If you do not specify a field or fields using the --upsertFields mongoimport will
upsert on the basis of the _id field.

--upsertFields <field1[,field2]>
Specifies a list of fields for the query portion of the upsert. Use this option if
the _id fields in the existing documents don't match the field in the document, but
another field or field combination can uniquely identify documents as a basis for
performing upsert operations.

To ensure adequate performance, indexes should exist for this field or fields.

--stopOnError
New in version 2.2.

Forces mongoimport to halt the import operation at the first error rather than
continuing the operation despite errors.

--jsonArray
Changed in version 2.2: The limit on document size increased from 4MB to 16MB.

Accept import of data expressed with multiple MongoDB document within a single JSON
array.

Use in conjunction with mongoexport --jsonArray to import data written as a single
JSON array. Limited to imports of 16 MB or smaller.

USAGE


In this example, mongoimport imports the csv formatted data in the
/opt/backups/contacts.csv into the collection contacts in the users database on the
MongoDB instance running on the localhost port numbered 27017.

mongoimport --db users --collection contacts --type csv --file /opt/backups/contacts.csv

In the following example, mongoimport imports the data in the JSON formatted file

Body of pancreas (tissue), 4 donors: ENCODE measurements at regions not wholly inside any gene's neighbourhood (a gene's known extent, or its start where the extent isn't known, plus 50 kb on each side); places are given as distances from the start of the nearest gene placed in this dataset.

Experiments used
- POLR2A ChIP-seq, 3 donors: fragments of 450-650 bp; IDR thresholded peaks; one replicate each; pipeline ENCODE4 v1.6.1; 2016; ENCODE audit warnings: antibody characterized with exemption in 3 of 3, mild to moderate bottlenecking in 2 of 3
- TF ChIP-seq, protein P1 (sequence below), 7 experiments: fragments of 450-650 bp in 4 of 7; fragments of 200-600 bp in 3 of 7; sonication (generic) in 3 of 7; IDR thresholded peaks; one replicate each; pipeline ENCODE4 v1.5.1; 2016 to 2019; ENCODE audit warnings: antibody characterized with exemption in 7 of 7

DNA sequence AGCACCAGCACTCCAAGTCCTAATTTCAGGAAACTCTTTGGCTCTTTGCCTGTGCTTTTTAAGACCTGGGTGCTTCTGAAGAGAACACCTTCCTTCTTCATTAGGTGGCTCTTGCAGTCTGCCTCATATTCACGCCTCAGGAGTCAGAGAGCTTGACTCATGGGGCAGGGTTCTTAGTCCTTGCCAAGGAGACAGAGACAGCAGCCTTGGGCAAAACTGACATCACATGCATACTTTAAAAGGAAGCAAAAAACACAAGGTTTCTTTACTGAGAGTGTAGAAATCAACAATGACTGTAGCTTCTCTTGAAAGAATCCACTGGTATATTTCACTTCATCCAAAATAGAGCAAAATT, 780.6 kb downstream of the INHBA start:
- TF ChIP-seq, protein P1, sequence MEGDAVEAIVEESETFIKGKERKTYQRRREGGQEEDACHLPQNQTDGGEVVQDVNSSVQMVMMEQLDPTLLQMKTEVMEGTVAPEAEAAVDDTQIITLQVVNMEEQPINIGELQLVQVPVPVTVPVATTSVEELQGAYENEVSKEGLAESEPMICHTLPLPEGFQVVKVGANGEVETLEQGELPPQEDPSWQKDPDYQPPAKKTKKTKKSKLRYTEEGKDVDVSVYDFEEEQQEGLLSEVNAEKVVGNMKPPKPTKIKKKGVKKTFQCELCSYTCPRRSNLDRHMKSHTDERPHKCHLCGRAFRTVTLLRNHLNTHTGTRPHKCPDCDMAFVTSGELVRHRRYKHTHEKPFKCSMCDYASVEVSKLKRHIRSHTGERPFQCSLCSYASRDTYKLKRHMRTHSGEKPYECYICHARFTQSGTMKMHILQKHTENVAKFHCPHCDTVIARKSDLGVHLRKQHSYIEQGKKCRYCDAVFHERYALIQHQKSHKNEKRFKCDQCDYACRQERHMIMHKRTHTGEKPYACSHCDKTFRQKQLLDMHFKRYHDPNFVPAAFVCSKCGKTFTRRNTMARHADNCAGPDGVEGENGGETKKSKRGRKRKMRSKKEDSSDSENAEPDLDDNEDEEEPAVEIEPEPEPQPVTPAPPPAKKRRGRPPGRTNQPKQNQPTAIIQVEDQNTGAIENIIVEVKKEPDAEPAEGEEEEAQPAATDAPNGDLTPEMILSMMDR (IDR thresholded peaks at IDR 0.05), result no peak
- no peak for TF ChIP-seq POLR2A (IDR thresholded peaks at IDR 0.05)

contacts.json into the collection contacts on the MongoDB instance running on the
localhost port number 27017. Journaling is explicitly enabled.

mongoimport --collection contacts --file contacts.json --journal

In the next example, mongoimport takes data passed to it on standard input (i.e. with a |
pipe.) and imports it into the collection contacts in the sales database is the MongoDB
datafiles located at /srv/mongodb/. if the import process encounters an error, the
mongoimport will halt because of the --stopOnError option.

mongoimport --db sales --collection contacts --stopOnError --dbpath /srv/mongodb/

In the final example, mongoimport imports data from the file
/opt/backups/mdb1-examplenet.json into the collection contacts within the database
marketing on a remote MongoDB database. This mongoimport accesses the mongod instance
running on the host mongodb1.example.net over port 37017, which requires the username user
and the password pass.

mongoimport --host mongodb1.example.net --port 37017 --username user --password pass --collection contacts --db marketing --file /opt/backups/mdb1-examplenet.json